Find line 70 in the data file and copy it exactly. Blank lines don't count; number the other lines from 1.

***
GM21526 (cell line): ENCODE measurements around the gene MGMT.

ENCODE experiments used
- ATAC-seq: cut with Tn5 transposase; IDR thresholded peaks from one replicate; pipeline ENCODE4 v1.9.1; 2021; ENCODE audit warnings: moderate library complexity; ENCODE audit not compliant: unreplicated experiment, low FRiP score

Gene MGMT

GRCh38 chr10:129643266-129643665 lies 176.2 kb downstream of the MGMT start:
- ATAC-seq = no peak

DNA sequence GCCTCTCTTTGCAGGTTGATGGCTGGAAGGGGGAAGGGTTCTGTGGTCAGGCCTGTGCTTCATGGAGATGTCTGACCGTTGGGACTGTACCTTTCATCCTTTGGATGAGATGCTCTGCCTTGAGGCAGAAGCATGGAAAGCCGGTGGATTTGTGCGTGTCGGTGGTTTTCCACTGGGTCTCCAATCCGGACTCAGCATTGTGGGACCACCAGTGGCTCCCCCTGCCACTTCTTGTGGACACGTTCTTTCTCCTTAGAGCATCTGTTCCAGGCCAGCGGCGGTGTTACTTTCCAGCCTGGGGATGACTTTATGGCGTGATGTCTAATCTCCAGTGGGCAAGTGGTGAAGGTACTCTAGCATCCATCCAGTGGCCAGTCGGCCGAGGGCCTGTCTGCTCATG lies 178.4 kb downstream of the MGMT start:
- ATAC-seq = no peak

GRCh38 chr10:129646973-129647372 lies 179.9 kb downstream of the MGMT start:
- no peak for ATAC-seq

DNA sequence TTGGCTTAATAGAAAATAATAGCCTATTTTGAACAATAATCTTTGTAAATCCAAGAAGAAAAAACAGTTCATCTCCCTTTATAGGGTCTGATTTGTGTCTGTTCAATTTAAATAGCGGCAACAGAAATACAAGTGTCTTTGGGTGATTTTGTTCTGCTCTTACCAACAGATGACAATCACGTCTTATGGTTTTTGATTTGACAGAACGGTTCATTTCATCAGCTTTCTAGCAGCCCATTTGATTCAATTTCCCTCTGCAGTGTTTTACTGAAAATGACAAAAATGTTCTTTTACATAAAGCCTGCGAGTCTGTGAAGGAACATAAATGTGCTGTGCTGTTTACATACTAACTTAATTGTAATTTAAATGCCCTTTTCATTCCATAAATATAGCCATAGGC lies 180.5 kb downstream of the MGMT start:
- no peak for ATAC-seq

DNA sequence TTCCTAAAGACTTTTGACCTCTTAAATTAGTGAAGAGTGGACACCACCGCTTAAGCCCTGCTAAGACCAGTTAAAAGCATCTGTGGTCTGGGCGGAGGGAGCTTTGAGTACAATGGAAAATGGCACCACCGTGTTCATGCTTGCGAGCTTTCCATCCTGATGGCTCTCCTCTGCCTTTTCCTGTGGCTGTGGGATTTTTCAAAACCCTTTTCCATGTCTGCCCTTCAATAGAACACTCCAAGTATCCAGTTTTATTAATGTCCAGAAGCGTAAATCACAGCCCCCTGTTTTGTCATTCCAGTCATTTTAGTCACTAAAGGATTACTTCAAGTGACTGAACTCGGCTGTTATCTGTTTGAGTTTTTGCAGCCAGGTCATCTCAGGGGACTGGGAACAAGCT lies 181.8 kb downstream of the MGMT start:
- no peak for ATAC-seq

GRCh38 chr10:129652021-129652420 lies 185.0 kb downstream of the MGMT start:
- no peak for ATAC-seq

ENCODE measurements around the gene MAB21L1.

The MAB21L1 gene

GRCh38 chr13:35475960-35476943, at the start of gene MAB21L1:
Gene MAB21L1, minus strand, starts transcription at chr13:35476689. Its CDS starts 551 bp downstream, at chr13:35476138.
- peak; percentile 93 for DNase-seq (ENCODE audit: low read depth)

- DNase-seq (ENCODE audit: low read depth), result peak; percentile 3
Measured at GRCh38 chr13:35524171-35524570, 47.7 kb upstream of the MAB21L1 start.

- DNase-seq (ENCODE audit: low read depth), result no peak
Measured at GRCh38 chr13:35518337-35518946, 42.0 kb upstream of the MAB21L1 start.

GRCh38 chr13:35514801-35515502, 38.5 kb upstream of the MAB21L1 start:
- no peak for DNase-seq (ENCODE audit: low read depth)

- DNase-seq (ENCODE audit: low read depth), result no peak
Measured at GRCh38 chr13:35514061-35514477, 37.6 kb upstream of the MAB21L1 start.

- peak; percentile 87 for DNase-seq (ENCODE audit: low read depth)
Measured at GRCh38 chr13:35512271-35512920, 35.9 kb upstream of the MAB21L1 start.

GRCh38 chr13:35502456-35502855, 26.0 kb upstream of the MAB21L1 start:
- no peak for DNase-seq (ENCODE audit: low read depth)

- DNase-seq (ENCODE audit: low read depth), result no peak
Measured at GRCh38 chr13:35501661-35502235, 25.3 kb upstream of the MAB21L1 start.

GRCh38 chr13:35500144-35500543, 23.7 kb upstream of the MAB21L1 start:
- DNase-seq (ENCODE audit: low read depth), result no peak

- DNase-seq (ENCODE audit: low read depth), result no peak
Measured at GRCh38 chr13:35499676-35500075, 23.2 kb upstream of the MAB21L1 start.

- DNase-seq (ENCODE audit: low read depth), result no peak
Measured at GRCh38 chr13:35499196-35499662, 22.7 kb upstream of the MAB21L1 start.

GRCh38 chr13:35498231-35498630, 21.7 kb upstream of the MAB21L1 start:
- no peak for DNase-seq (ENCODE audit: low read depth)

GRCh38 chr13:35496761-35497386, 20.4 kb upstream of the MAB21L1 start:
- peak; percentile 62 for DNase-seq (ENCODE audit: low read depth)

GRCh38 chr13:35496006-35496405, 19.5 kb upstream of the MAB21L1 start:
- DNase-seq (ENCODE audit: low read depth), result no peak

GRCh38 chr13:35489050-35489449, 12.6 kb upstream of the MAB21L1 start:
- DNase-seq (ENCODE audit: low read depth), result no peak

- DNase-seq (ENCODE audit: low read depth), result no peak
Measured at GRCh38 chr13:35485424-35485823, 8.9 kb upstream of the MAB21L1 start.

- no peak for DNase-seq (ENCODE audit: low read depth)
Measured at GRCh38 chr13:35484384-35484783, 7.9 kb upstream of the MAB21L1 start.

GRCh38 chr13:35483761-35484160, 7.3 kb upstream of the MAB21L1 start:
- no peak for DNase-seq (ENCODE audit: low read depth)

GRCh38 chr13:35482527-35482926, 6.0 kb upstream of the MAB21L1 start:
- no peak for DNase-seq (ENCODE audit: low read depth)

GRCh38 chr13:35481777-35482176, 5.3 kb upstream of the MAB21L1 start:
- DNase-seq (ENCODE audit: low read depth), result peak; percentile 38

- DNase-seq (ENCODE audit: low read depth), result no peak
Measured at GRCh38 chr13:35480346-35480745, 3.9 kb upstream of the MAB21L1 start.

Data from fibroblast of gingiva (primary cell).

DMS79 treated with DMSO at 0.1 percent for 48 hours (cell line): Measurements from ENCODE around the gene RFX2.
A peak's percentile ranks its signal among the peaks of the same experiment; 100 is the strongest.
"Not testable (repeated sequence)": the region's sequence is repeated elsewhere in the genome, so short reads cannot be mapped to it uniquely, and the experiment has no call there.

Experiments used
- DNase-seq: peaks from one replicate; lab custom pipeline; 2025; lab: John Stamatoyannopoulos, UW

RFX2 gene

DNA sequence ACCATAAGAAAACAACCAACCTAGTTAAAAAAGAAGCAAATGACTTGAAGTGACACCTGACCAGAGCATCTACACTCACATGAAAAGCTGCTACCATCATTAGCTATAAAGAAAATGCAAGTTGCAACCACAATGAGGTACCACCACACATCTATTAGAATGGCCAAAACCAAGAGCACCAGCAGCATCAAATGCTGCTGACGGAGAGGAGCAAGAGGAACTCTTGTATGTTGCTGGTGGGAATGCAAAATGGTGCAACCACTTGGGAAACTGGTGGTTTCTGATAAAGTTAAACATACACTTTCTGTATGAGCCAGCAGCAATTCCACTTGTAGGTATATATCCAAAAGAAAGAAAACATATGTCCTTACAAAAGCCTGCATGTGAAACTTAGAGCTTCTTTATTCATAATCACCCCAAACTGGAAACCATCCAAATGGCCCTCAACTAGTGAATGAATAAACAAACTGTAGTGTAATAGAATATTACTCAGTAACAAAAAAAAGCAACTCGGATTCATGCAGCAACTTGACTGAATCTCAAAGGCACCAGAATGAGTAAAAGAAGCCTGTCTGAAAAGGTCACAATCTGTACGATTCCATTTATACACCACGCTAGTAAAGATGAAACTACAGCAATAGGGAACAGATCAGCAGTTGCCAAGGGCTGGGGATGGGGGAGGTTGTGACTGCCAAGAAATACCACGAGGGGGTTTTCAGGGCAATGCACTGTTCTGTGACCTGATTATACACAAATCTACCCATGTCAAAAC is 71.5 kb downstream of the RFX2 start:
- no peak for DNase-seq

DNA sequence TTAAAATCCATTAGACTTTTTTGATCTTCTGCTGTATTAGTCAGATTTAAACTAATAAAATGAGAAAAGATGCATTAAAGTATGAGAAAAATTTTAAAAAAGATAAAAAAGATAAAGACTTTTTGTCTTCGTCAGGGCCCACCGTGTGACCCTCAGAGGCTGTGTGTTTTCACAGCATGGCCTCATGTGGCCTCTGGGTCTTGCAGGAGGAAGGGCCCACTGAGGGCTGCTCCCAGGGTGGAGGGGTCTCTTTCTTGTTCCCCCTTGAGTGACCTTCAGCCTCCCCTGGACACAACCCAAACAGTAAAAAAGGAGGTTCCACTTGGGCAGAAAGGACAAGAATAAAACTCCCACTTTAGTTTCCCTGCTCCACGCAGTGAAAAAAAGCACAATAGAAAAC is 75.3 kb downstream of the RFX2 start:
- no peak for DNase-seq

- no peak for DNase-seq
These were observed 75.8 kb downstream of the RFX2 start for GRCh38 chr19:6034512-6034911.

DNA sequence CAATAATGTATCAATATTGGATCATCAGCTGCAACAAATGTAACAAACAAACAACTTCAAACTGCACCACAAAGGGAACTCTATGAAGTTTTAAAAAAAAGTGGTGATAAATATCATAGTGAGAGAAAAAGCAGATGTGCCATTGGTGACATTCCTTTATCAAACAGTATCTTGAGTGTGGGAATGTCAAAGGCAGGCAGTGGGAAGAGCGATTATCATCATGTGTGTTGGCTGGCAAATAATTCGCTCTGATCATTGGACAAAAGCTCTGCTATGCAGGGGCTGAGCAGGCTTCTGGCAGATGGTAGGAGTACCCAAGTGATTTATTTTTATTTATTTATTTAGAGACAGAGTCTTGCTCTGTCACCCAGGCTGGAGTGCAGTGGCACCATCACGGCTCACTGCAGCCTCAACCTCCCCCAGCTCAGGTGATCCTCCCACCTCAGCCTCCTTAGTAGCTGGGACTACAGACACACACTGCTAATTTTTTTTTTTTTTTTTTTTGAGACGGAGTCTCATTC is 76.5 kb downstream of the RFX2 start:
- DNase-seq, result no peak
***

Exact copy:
- no peak for DNase-seq